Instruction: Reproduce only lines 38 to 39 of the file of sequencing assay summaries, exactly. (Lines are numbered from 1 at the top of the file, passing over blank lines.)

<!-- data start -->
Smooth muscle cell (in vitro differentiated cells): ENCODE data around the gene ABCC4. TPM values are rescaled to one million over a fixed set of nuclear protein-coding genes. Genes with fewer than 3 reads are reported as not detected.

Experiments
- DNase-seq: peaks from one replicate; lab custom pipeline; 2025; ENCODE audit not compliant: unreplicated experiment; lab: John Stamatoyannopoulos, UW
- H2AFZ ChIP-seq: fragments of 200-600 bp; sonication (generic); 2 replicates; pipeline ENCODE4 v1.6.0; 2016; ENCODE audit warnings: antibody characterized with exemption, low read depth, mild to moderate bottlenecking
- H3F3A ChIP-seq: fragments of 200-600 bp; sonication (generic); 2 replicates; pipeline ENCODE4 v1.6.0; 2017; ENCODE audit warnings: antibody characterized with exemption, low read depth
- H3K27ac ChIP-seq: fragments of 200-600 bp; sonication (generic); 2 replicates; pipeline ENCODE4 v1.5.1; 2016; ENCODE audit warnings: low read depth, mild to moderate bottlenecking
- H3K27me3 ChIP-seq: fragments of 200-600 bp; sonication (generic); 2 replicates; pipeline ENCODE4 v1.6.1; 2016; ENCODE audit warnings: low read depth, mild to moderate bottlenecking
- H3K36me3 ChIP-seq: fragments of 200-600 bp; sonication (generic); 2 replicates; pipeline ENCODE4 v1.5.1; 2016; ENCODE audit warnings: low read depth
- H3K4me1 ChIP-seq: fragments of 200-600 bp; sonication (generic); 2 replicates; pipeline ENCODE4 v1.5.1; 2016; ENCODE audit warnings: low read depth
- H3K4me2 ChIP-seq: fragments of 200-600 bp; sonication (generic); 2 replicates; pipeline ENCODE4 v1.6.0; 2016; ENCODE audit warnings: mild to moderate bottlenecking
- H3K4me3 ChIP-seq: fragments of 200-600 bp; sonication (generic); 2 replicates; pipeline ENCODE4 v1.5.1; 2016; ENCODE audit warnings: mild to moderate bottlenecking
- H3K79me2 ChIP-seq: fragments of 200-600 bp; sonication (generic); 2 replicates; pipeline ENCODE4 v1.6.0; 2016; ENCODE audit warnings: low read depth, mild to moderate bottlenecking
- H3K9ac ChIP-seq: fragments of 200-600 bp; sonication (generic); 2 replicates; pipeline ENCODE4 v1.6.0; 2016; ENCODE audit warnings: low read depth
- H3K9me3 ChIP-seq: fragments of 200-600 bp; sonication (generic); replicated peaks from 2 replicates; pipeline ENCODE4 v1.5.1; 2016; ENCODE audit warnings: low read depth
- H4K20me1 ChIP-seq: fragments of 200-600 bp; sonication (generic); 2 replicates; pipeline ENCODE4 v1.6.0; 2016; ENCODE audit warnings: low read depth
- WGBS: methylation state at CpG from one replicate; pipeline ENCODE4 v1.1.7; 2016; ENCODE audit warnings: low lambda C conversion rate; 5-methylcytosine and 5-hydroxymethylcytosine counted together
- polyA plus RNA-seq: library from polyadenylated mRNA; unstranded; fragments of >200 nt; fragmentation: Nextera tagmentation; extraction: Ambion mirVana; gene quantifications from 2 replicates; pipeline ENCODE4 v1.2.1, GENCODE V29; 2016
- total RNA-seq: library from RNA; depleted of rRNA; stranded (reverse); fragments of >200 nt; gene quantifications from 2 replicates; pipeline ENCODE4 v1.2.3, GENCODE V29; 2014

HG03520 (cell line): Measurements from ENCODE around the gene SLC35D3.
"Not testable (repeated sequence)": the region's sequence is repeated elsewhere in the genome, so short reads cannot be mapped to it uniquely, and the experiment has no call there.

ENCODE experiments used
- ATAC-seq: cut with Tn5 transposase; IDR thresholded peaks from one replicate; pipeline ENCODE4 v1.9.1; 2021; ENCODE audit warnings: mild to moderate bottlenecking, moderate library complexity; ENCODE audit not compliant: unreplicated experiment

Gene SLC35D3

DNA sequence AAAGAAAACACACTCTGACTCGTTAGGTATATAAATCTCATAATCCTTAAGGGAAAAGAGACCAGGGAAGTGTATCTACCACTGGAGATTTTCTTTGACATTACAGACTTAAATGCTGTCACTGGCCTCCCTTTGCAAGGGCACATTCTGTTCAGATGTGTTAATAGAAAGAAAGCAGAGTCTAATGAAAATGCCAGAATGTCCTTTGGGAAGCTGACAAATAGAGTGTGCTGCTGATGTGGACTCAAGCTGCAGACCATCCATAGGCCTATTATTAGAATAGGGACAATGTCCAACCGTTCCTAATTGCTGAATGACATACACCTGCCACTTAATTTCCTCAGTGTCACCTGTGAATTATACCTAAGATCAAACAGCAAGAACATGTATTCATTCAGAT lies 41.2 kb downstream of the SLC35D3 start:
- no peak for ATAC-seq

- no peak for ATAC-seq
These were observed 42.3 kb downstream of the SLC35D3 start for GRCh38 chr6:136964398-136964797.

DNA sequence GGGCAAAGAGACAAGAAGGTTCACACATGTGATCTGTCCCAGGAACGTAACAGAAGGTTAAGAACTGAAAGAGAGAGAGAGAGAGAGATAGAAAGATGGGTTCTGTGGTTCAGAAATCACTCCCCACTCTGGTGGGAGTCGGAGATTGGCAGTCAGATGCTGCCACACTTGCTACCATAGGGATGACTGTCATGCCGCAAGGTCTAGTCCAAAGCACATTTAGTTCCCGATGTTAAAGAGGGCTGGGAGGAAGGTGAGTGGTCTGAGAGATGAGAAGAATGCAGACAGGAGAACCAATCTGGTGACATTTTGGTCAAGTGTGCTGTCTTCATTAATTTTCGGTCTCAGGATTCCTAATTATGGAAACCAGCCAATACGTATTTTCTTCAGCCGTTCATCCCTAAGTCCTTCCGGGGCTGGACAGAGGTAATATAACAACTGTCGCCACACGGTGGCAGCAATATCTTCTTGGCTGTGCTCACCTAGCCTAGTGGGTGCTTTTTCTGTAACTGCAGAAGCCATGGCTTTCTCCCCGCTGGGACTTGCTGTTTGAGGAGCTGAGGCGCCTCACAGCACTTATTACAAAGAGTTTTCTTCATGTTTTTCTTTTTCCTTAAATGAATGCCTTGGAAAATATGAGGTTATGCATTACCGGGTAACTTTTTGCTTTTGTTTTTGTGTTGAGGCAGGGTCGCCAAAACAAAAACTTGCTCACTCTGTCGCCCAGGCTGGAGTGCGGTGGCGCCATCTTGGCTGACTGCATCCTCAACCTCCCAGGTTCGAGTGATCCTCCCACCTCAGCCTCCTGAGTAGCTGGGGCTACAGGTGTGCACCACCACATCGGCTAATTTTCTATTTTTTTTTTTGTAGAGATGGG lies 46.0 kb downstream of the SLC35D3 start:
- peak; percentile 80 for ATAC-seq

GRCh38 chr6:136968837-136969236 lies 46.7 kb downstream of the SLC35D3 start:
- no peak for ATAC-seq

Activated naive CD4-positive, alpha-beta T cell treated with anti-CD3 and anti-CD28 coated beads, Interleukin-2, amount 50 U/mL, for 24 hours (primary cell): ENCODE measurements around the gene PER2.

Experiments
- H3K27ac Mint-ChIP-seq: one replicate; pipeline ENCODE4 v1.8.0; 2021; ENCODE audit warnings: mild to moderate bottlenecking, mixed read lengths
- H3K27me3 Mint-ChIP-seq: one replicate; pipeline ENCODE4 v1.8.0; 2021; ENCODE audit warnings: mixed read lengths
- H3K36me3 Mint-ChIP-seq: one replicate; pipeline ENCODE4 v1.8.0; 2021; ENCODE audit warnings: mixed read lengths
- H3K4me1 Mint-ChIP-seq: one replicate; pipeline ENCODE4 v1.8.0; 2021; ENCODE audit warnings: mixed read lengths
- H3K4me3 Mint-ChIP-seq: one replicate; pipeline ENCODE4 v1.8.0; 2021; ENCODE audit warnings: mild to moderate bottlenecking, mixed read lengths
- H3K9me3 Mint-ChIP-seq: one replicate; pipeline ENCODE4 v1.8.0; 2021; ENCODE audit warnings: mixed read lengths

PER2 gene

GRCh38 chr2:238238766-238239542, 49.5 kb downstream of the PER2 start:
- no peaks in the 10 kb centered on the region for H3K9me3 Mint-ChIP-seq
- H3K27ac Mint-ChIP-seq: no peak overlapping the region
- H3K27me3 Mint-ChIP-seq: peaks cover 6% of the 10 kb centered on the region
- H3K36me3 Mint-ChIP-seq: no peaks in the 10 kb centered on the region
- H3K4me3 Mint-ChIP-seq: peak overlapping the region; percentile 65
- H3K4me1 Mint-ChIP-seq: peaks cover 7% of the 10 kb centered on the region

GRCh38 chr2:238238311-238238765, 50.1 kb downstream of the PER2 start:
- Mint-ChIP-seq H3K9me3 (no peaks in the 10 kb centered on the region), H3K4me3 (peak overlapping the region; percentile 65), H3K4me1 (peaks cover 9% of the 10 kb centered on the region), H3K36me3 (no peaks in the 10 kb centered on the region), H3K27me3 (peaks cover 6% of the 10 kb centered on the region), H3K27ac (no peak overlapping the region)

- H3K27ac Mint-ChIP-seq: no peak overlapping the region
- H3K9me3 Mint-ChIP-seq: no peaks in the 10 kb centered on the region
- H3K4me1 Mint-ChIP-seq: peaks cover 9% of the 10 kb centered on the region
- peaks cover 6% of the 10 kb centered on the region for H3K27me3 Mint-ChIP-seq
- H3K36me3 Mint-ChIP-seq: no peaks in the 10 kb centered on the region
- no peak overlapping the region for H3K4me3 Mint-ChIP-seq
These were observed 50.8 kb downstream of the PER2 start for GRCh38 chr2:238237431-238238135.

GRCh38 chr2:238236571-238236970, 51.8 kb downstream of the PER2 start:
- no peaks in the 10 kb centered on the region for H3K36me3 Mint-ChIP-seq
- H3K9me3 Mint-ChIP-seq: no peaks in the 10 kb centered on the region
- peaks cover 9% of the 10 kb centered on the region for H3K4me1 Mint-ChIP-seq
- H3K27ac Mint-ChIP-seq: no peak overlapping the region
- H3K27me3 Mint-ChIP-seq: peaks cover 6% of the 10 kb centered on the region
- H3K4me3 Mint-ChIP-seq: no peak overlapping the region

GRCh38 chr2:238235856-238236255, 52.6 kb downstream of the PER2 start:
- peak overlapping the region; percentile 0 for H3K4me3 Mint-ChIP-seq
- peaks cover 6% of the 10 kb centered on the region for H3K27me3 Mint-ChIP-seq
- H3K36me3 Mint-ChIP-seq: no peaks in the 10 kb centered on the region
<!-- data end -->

- H3K4me3 Mint-ChIP-seq: one replicate; pipeline ENCODE4 v1.8.0; 2021; ENCODE audit warnings: mild to moderate bottlenecking, mixed read lengths
- H3K9me3 Mint-ChIP-seq: one replicate; pipeline ENCODE4 v1.8.0; 2021; ENCODE audit warnings: mixed read lengths